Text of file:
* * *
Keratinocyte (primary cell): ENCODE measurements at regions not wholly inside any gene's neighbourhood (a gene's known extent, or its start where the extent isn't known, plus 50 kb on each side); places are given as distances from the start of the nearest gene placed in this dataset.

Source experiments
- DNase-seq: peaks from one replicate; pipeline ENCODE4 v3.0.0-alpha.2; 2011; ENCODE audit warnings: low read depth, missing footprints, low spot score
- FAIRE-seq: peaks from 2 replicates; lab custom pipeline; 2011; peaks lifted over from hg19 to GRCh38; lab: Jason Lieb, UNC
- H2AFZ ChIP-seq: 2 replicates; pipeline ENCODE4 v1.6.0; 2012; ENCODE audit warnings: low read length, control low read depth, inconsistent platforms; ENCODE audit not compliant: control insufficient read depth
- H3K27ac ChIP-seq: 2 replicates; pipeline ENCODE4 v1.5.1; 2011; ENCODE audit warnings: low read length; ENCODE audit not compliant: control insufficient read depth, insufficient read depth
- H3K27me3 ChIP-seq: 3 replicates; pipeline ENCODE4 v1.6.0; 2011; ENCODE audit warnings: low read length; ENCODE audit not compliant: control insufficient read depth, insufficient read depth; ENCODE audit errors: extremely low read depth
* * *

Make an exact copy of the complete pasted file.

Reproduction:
Keratinocyte (primary cell): ENCODE measurements at regions not wholly inside any gene's neighbourhood (a gene's known extent, or its start where the extent isn't known, plus 50 kb on each side); places are given as distances from the start of the nearest gene placed in this dataset.

Source experiments
- DNase-seq: peaks from one replicate; pipeline ENCODE4 v3.0.0-alpha.2; 2011; ENCODE audit warnings: low read depth, missing footprints, low spot score
- FAIRE-seq: peaks from 2 replicates; lab custom pipeline; 2011; peaks lifted over from hg19 to GRCh38; lab: Jason Lieb, UNC
- H2AFZ ChIP-seq: 2 replicates; pipeline ENCODE4 v1.6.0; 2012; ENCODE audit warnings: low read length, control low read depth, inconsistent platforms; ENCODE audit not compliant: control insufficient read depth
- H3K27ac ChIP-seq: 2 replicates; pipeline ENCODE4 v1.5.1; 2011; ENCODE audit warnings: low read length; ENCODE audit not compliant: control insufficient read depth, insufficient read depth
- H3K27me3 ChIP-seq: 3 replicates; pipeline ENCODE4 v1.6.0; 2011; ENCODE audit warnings: low read length; ENCODE audit not compliant: control insufficient read depth, insufficient read depth; ENCODE audit errors: extremely low read depth